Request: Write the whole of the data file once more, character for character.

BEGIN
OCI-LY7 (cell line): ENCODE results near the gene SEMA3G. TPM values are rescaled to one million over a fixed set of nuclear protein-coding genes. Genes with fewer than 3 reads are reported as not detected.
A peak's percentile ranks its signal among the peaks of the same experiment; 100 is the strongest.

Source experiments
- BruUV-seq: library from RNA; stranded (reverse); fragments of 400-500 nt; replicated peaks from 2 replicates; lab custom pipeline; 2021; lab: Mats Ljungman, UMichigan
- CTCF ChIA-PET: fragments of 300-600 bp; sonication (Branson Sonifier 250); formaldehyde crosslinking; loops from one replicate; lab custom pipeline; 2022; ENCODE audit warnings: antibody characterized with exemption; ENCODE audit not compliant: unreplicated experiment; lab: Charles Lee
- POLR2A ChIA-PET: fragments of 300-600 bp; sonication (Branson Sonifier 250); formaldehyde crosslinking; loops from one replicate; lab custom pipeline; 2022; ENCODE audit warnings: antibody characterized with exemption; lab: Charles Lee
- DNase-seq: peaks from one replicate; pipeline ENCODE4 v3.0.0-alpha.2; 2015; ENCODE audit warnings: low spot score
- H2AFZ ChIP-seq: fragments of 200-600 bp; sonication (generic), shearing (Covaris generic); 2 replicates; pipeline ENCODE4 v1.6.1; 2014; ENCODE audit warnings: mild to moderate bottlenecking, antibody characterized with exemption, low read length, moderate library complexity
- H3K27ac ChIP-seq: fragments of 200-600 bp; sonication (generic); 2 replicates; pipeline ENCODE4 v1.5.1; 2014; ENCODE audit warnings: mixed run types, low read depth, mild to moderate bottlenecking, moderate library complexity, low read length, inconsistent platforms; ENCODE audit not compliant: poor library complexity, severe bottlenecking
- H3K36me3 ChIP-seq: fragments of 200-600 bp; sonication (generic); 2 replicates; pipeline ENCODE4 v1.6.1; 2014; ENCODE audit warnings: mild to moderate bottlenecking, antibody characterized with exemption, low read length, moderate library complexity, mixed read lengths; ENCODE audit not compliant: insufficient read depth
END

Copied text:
OCI-LY7 (cell line): ENCODE results near the gene SEMA3G. TPM values are rescaled to one million over a fixed set of nuclear protein-coding genes. Genes with fewer than 3 reads are reported as not detected.
A peak's percentile ranks its signal among the peaks of the same experiment; 100 is the strongest.

Source experiments
- BruUV-seq: library from RNA; stranded (reverse); fragments of 400-500 nt; replicated peaks from 2 replicates; lab custom pipeline; 2021; lab: Mats Ljungman, UMichigan
- CTCF ChIA-PET: fragments of 300-600 bp; sonication (Branson Sonifier 250); formaldehyde crosslinking; loops from one replicate; lab custom pipeline; 2022; ENCODE audit warnings: antibody characterized with exemption; ENCODE audit not compliant: unreplicated experiment; lab: Charles Lee
- POLR2A ChIA-PET: fragments of 300-600 bp; sonication (Branson Sonifier 250); formaldehyde crosslinking; loops from one replicate; lab custom pipeline; 2022; ENCODE audit warnings: antibody characterized with exemption; lab: Charles Lee
- DNase-seq: peaks from one replicate; pipeline ENCODE4 v3.0.0-alpha.2; 2015; ENCODE audit warnings: low spot score
- H2AFZ ChIP-seq: fragments of 200-600 bp; sonication (generic), shearing (Covaris generic); 2 replicates; pipeline ENCODE4 v1.6.1; 2014; ENCODE audit warnings: mild to moderate bottlenecking, antibody characterized with exemption, low read length, moderate library complexity
- H3K27ac ChIP-seq: fragments of 200-600 bp; sonication (generic); 2 replicates; pipeline ENCODE4 v1.5.1; 2014; ENCODE audit warnings: mixed run types, low read depth, mild to moderate bottlenecking, moderate library complexity, low read length, inconsistent platforms; ENCODE audit not compliant: poor library complexity, severe bottlenecking
- H3K36me3 ChIP-seq: fragments of 200-600 bp; sonication (generic); 2 replicates; pipeline ENCODE4 v1.6.1; 2014; ENCODE audit warnings: mild to moderate bottlenecking, antibody characterized with exemption, low read length, moderate library complexity, mixed read lengths; ENCODE audit not compliant: insufficient read depth